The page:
In this Issue: April 2014

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“We choose to go the moon in this decade and do the other things, not because they are easy, but because they are hard...”
—President John F. Kennedy

When Lt Col (Dr.) O’Brien asked me to serve as guest editor for the first chest edition of JAOCR, I quickly involved our friend and AOCR colleague, Bernard Laya, DO. With his expertise in chest imaging and as a world expert on tuberculosis in children, combined with Bill O’Brien’s tireless dedication to make this Journal a success, I felt as though we were in great hands to develop a chest imaging edition worth keeping on your bookshelf for reference.

I am confident you will find the included topics informative, practical to your practice, and up-to-date. For example, “The Posterior Mediastinal Mass” case report by Anagha Joshi, MD, DMRE, Chintan Trivedi, MD, DNB, and Ashank Bansal, MBBS, has a representative biopsy proven mass with differentials and great discussion.

Similarly, Dr. Rachel Crum’s skillful description of a pediatric cavitary lung mass is supported with great images and differentials that allow radiologists to approach this scenario more confidently.

Aswin V. Kumar, OMS3, and Sue C. Kaste, DO, provide a thrilling review of chest x-ray findings that should make one consider that the patient might be a childhood cancer survivor. Knowing these clues will help radiologists identify the effects of both the cancer and its therapies.

Nathan David P. Concepcion, MD, Bernard F. Laya, DO, and Ana Maria Saulog, MD, orchestrated an astounding yet concise summary on congenital bronchopulmonary foregut anomalies while highlighting a particular case.

Shereef Takla, BS, and Aaron M. Betts, MD, tackled the challenge of interstitial lung disease, something that I thought to be impossible in a case report. Yet, they met and exceeded their goal with great images, differentials, and discussion.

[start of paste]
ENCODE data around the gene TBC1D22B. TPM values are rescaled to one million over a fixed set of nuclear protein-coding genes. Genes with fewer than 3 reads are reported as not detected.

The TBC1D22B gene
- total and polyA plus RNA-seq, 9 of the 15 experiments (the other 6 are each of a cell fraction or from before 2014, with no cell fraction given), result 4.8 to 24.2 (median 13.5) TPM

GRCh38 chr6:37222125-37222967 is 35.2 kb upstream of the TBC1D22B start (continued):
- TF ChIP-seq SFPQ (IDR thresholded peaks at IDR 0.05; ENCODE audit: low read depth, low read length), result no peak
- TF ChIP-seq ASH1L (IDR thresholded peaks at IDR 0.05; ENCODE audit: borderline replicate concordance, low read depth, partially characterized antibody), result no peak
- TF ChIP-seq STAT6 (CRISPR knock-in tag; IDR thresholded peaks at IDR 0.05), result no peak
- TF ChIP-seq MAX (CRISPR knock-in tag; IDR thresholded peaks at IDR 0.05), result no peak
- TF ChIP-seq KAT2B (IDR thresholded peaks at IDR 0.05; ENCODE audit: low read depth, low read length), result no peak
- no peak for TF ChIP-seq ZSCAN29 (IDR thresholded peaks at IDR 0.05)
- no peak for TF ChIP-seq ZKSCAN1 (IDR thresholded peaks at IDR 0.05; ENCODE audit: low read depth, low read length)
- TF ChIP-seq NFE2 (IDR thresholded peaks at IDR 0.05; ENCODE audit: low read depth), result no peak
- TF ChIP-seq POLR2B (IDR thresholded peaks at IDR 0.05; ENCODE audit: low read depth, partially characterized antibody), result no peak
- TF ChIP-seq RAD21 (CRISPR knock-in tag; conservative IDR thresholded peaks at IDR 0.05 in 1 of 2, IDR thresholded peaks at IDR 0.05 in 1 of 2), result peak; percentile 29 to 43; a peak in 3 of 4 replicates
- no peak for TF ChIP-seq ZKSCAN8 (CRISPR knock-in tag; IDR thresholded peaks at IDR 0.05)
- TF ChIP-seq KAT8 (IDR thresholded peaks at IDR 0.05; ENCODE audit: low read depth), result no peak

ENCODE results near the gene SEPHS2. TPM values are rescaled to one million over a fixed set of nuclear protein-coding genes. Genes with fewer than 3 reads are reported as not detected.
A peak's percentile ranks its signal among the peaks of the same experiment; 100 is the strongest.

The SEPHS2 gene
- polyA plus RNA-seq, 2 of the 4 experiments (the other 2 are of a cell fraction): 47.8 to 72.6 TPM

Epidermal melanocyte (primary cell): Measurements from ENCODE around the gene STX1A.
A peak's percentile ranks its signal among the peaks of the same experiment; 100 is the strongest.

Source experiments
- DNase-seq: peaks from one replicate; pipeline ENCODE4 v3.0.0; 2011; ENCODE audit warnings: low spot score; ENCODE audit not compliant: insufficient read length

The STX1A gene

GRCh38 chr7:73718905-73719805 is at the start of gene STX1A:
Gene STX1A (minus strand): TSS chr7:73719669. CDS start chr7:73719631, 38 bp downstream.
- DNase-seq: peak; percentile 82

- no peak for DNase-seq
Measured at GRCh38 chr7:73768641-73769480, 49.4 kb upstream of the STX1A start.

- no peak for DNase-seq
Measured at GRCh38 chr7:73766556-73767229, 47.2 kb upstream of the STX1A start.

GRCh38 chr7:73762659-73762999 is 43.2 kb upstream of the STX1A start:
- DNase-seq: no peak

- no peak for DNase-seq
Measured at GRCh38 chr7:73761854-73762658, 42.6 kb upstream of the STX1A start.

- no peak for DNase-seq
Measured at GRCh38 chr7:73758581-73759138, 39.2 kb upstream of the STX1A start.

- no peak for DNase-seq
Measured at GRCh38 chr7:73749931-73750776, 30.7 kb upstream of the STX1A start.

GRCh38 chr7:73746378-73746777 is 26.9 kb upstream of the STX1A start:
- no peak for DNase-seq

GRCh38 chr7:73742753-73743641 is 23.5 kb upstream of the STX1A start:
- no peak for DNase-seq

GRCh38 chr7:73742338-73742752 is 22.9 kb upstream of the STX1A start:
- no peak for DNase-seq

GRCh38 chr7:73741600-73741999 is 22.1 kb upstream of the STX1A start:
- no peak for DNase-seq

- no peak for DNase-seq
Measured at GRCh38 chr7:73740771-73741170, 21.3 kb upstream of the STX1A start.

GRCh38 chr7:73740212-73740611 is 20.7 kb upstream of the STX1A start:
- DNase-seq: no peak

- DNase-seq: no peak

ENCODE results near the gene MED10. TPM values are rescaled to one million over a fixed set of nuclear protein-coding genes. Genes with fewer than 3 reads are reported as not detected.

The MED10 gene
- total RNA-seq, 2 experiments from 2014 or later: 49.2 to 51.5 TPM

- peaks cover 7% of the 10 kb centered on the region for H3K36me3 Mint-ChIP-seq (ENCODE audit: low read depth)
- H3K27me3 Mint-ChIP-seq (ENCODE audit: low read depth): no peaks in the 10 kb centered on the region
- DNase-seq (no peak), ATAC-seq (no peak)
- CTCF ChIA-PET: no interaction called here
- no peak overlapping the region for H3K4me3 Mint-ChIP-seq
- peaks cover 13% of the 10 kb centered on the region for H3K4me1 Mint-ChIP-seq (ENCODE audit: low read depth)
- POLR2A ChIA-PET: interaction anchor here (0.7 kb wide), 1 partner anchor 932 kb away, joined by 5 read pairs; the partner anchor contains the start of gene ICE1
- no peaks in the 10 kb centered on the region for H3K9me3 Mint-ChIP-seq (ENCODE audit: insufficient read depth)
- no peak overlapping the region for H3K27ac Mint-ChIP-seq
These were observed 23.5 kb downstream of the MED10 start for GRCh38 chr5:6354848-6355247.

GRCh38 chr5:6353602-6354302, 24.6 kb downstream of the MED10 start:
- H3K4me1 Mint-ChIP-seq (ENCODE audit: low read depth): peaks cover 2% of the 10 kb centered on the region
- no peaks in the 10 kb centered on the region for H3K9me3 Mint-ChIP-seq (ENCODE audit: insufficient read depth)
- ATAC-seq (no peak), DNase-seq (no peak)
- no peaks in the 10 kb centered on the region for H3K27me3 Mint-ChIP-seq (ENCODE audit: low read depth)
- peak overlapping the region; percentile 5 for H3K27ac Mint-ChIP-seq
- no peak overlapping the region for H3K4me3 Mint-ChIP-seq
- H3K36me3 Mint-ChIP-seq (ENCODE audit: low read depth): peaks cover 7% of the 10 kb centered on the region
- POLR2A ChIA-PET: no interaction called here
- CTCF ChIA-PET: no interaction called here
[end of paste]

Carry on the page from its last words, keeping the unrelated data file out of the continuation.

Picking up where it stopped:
Ali Yikilmaz, MD, presents an interesting case that although seemingly uncommon, could show up at our viewbox at any time. Knowing the water-lily sign associated with hydatid cysts will help us make the diagnosis.

Although I see cases of lymphangioleiomyomatosis (LAM) nearly every day, Bernard Laya, DO, and Regina C. Nava, MD, put LAM into the needed perspective with representative lung and extrapulmonary findings.

I sought Bill and Bernie’s advice on making my ICU chest x-ray article useful to the majority of radiologists in this audience. I included the basics of line and tube placement, pulmonary pathology, newer imaging techniques, and tips on reporting.

Lastly, I would like to recognize Lt Col William T. O'Brien, Sr., USAF, MC, for pioneering and bringing the JAOCR to its current status. Having served with the Air Force myself for 20 years and the AOCR for nearly the same amount of time on various committees, taking on the JAOCR is a major undertaking and is the epitome of the quote I selected.

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Folio L.  In this Issue: April 2014.  J Am Osteopath Coll Radiol.  2014;3(2):1.

By Les Folio, D.O., MPH, FAOR| December 02, 2015
Categories:  Section

About the Author

Les Folio, D.O., MPH, FAOR

Les Folio, D.O., MPH, FAOR

Dr.Folio is with Radiology and Imaging Sciences, National Institutes of Health, Bethesda, MD.


 

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